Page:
Food delivery site GrubHub, which also owns Seamless, says it has overhauled its restaurant verification process and verified nearly 11,000 of the New York City restaurants listed on its site following an I-Team investigation that found many restaurants listed on the popular sites appeared to be "ghosts" in that there was no actual restaurant at the physical locations listed online.
But the I-Team checked into it last week -- and found that at least some ghost restaurants continue to do business in the city.
The I-Team visited Mike’s Bistro Asian Fusion on West 72nd Street after failing to find the restaurant listed on the city Department of Health’s restaurant grading website. The I-Team found a restaurant with a Mike’s Bistro sign that was closed with a “for lease” sign up and paper covering the windows.
But when the I-Team ordered edamame and vegetable dumplings from Mike's Bistro on Seamless, a delivery man arrived within minutes. But he didn’t come out of Mike’s Bistro; he came up 72nd Street on a bike.
The delivery man couldn’t tell the I-Team where our dumplings had been cooked or where he had come from. When The I-Team called the phone number listed for the restaurant on Seamless, the person who answered hung up as soon as the I-Team started to ask questions.
The I-Team found that the Mike’s Bistro that once occupied the 72nd Street address moved to 54th Street more than a year ago. When the I-Team visited them at their new location, they were shocked to see a takeout bag from the other Mike’s Bistro.
"This is definitely not my food," said David Zinstein, manager at Mike's Bistro on 54th Street.
Zinstein said his restaurant is Kosher, and would never serve Crab Rangoon or Pork Chops, which are listed on the Mike’s Bistro Asian Fusion website.
"We try to hold a very high standard. Especially in the Kosher world -- which has to be Kosher food ... anything saying Mike's Bistro could affect our business," Zinstein said.
After the I-Team questioned GrubHub about Mike’s Bistro Asian Fusion, the company pulled the listing off its website, saying it could not verify it with the city Department of Health. Health officials said they have no record of permits for the restaurant.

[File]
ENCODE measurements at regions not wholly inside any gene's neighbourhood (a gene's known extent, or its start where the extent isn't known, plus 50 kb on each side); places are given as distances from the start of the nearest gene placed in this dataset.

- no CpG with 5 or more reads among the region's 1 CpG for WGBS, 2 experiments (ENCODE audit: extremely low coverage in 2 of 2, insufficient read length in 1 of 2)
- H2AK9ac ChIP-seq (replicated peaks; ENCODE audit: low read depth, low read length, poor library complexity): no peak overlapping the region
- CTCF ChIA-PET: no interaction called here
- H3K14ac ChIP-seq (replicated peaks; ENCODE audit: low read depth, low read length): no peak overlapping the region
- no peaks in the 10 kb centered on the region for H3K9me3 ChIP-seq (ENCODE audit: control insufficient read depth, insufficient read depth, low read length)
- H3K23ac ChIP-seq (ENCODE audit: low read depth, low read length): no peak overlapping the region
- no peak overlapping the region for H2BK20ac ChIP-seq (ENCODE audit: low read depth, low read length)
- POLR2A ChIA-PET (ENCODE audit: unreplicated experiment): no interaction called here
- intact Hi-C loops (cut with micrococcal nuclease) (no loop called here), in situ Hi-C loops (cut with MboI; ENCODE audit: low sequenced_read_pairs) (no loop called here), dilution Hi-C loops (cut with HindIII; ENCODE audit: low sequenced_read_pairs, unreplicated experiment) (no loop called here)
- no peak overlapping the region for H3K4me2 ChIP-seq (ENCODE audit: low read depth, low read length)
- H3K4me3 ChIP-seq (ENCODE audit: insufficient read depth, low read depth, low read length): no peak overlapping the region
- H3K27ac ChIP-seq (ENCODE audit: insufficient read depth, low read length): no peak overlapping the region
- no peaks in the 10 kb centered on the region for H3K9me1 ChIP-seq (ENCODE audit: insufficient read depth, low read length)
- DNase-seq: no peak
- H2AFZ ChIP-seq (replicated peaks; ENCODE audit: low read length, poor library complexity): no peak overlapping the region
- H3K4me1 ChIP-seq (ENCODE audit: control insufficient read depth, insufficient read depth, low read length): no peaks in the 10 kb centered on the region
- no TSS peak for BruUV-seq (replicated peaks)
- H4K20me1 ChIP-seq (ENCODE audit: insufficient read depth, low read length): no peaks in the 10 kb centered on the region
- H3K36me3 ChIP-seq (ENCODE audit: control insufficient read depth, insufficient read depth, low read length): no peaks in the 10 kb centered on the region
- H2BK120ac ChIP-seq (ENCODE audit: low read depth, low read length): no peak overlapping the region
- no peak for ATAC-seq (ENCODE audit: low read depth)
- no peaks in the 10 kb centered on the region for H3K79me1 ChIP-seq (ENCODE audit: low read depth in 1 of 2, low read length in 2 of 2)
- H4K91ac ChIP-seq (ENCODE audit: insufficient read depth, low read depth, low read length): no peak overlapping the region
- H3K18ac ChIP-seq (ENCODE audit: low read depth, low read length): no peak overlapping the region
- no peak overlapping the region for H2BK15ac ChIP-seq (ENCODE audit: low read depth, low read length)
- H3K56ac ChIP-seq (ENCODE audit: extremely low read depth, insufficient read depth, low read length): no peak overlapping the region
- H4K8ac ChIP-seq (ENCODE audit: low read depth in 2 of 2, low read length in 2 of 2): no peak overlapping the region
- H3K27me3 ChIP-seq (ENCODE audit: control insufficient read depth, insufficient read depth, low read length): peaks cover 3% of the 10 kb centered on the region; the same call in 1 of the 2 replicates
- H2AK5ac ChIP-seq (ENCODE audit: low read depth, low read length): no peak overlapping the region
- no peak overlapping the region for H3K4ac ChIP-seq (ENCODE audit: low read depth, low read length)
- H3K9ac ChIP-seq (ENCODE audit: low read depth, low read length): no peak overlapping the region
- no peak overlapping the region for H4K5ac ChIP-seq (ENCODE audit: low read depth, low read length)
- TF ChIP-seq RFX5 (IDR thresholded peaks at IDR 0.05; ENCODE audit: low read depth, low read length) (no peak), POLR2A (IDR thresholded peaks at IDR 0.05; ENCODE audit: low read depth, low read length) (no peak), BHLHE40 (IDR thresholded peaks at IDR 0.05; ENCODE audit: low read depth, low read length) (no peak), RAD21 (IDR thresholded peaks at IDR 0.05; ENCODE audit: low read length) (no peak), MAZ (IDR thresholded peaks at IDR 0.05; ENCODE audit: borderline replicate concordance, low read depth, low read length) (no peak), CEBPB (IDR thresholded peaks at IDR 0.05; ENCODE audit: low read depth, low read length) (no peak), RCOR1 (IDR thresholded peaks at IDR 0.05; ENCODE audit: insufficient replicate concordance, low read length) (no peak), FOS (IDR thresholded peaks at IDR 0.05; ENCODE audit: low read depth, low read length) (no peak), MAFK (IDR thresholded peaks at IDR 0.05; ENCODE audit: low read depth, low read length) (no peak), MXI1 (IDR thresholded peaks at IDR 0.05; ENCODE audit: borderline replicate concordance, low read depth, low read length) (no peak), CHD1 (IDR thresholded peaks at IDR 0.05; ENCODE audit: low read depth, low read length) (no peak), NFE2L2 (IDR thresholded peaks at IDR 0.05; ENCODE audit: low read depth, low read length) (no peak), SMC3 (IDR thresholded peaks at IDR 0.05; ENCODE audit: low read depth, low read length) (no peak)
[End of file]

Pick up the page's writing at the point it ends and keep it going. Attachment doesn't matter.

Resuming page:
GrubHub also took down a second listing, for Bei Jing Restaurant on First Avenue, after the I-Team found the physical address empty and no listing with the Department of Health. Health officials confirmed that they have no record of permits for that restaurant either.
GrubHub says since the I-Team first reported on ghost restaurants in November, it requires all U.S. restaurants to confirm that they are in good standing with their local health authority.
In New York City, the company says it checks every new New York City restaurant against the city's Department of Health database.
“GrubHub has taken swift, aggressive action to further ensure the accuracy of our restaurant listings. In less than two months, we have verified that nearly 11,000 restaurants are in good standing with the NYC Department of Health," a spokeswoman said in a statement. "This process included the manual verification of more 1,520 restaurants. In tandem with this process, we have implemented a new step in our validation process for all new restaurants on the platform."
The Department of Health said in a statement that it is working with Seamless and GrubHub to identify and remove restaurants that might be operating as "unpermitted food service establishments."
"When we receive a complaint of an unpermitted restaurant we ask food delivery services to remove these entities from their online listings, in addition to taking other enforcement measures," the agency said in a statement. "Seamless and GrubHub have been responsive to our requests to remove unpermitted establishments from their listings and they have continued to collaborate with us on this issue."
When the I-Team first reported on ghost restaurants, Julie Menin, commissioner of the city's Department of Consumer Affairs, said her office has also found ghost restaurants using unregistered names and false addresses. She believes some of the Seamless and GrubHub ads may actually be fronts for unregulated kitchens.
"Some people might be illegally operating from their apartment, from their home, and delivering to people in complete contravention to department of health regulation," Menin said at the time.
Michelle Jones, a restaurant consultant who helps keep kitchens in compliance with the law, says Seamless and GrubHub have no legal responsibility to verify names and addresses of restaurants, but the sites may risk losing customers' trust.
“Consumers need to be able to trace back where their food comes from in the event that they get sick,” Jones said.
Back at the registered Mike's Bistro on 54th Street, Zinstein said some strange recent occurrences are now making sense.
A few weeks ago he received a welcome package from Seamless even though his restaurant doesn’t use the platform. He has also found his restaurant’s name on MenuPages, attached to a menu listing sushi and other foods his restaurant doesn’t carry.